During those first years following the conquest the expansion of the Brotherhood was so dramatic that a need was felt for a corporate status, and in 1113 Pope Pascal II proclaimed the official birth of the Order of the Hospital of St. John. By then the Brotherhood possessed hospices in Bari, Otranto, Taranto, Messina, Pisa, Asti and Saint-Gilles, bringing to the mind of today’s reader thoughts of a chain of the medieval equivalents of Holiday Inns. It is clear that these hostelries were placed conveniently to accommodate the growing stream of passenger traffic between Europe and the Holy Land and we note that they were also put to use as warehouses for goods. Together with Venice, Genoa and other mercantile states, the Brotherhood now became an important supplier of the needs of Outremer, as the newly conquered region was then called, thus branching out into another sphere of profitable enterprise. The maritime passenger traffic competition of the Brotherhood became so keen that the City of Marseilles had to impose a quota on the Order.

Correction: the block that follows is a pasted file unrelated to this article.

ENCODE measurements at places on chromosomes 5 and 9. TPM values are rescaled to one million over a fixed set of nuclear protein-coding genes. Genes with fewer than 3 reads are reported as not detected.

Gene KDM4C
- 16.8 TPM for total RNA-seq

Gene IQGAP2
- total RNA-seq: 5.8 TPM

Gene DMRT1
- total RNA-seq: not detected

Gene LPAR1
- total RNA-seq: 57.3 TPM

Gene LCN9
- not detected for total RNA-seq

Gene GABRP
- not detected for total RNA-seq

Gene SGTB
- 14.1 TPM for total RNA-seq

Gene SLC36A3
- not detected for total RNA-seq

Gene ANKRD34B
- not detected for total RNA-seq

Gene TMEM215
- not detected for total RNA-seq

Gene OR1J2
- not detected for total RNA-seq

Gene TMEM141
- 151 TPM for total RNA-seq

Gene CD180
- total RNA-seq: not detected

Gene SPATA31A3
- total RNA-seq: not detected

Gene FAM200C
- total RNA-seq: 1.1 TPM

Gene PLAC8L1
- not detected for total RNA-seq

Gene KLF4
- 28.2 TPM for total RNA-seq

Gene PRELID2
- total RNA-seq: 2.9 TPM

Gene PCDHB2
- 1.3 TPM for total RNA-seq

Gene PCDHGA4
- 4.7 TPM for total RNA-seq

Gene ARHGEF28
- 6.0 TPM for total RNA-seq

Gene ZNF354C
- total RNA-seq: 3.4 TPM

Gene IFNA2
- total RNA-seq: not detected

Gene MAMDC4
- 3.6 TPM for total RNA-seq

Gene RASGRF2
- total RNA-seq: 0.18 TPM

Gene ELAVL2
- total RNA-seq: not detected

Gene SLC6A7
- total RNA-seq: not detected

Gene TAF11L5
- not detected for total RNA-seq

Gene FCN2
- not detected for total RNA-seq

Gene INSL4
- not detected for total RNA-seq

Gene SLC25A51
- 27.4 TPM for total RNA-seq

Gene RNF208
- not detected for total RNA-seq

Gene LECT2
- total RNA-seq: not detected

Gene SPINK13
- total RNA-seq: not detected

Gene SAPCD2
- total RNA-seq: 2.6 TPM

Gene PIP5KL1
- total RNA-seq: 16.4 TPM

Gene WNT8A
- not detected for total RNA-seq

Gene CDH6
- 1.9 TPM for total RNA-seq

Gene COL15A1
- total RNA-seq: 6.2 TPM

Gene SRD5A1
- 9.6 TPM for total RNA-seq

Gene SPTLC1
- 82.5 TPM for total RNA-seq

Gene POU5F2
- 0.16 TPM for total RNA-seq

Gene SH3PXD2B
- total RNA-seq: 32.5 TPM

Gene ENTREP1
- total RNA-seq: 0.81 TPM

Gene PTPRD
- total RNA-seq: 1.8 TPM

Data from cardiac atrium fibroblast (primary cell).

Real estate, however, has always been the principal source of wealth and power, and the Brotherhood rapidly expanded its holdings through endowments and conquest. In Jerusalem the hospice was so much enlarged that it attained palatial grandeur; supported by 124 marble columns, with a capacity for two thousand persons it was later used as a palace by Saladin and the Emperor Frederick II in turn. In 1136 the castle of Bethgibelin was granted to the Knights by King Fulk of Jerusalem, followed by five castles given to them by the Count of Tripoli, and by the 1150s their possessions in Europe included vast estates endowed to their priories of Saint-Gilles and Aragon. By 1170 the Brotherhood was in possession of twenty castles, but now it was embroiled in corporate rivalry with another organization, the Templars.